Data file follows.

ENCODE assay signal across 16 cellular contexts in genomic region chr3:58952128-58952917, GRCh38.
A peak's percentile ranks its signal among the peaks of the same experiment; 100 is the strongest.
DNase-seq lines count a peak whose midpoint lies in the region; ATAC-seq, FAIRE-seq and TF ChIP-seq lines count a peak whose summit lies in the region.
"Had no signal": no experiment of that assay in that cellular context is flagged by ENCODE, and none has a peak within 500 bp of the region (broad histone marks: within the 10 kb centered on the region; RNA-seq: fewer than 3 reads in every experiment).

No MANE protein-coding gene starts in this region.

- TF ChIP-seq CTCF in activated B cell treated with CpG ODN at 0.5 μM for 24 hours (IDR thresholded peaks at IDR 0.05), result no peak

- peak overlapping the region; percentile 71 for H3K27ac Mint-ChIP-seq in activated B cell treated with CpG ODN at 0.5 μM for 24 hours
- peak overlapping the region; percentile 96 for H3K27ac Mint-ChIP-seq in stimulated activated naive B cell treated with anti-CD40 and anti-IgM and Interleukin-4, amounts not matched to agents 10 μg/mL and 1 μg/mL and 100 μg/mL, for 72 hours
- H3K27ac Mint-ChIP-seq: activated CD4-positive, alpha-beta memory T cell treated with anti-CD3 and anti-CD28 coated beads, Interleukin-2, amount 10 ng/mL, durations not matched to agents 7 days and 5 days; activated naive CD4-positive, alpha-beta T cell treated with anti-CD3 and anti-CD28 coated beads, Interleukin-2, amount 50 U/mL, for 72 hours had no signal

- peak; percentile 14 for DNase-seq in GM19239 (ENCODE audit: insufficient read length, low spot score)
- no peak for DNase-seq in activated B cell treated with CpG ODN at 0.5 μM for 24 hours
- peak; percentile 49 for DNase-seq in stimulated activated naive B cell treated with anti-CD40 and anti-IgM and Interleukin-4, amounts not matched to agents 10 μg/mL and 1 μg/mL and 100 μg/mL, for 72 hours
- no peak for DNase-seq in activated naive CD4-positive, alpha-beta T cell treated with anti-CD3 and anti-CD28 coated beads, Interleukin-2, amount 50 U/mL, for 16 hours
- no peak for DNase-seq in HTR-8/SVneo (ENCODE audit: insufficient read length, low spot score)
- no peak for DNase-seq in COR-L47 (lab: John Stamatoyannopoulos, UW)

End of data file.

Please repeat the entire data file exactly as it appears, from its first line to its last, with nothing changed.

ENCODE assay signal across 16 cellular contexts in genomic region chr3:58952128-58952917, GRCh38.
A peak's percentile ranks its signal among the peaks of the same experiment; 100 is the strongest.
DNase-seq lines count a peak whose midpoint lies in the region; ATAC-seq, FAIRE-seq and TF ChIP-seq lines count a peak whose summit lies in the region.
"Had no signal": no experiment of that assay in that cellular context is flagged by ENCODE, and none has a peak within 500 bp of the region (broad histone marks: within the 10 kb centered on the region; RNA-seq: fewer than 3 reads in every experiment).

No MANE protein-coding gene starts in this region.

- TF ChIP-seq CTCF in activated B cell treated with CpG ODN at 0.5 μM for 24 hours (IDR thresholded peaks at IDR 0.05), result no peak

- peak overlapping the region; percentile 71 for H3K27ac Mint-ChIP-seq in activated B cell treated with CpG ODN at 0.5 μM for 24 hours
- peak overlapping the region; percentile 96 for H3K27ac Mint-ChIP-seq in stimulated activated naive B cell treated with anti-CD40 and anti-IgM and Interleukin-4, amounts not matched to agents 10 μg/mL and 1 μg/mL and 100 μg/mL, for 72 hours
- H3K27ac Mint-ChIP-seq: activated CD4-positive, alpha-beta memory T cell treated with anti-CD3 and anti-CD28 coated beads, Interleukin-2, amount 10 ng/mL, durations not matched to agents 7 days and 5 days; activated naive CD4-positive, alpha-beta T cell treated with anti-CD3 and anti-CD28 coated beads, Interleukin-2, amount 50 U/mL, for 72 hours had no signal

- peak; percentile 14 for DNase-seq in GM19239 (ENCODE audit: insufficient read length, low spot score)
- no peak for DNase-seq in activated B cell treated with CpG ODN at 0.5 μM for 24 hours
- peak; percentile 49 for DNase-seq in stimulated activated naive B cell treated with anti-CD40 and anti-IgM and Interleukin-4, amounts not matched to agents 10 μg/mL and 1 μg/mL and 100 μg/mL, for 72 hours
- no peak for DNase-seq in activated naive CD4-positive, alpha-beta T cell treated with anti-CD3 and anti-CD28 coated beads, Interleukin-2, amount 50 U/mL, for 16 hours
- no peak for DNase-seq in HTR-8/SVneo (ENCODE audit: insufficient read length, low spot score)
- no peak for DNase-seq in COR-L47 (lab: John Stamatoyannopoulos, UW)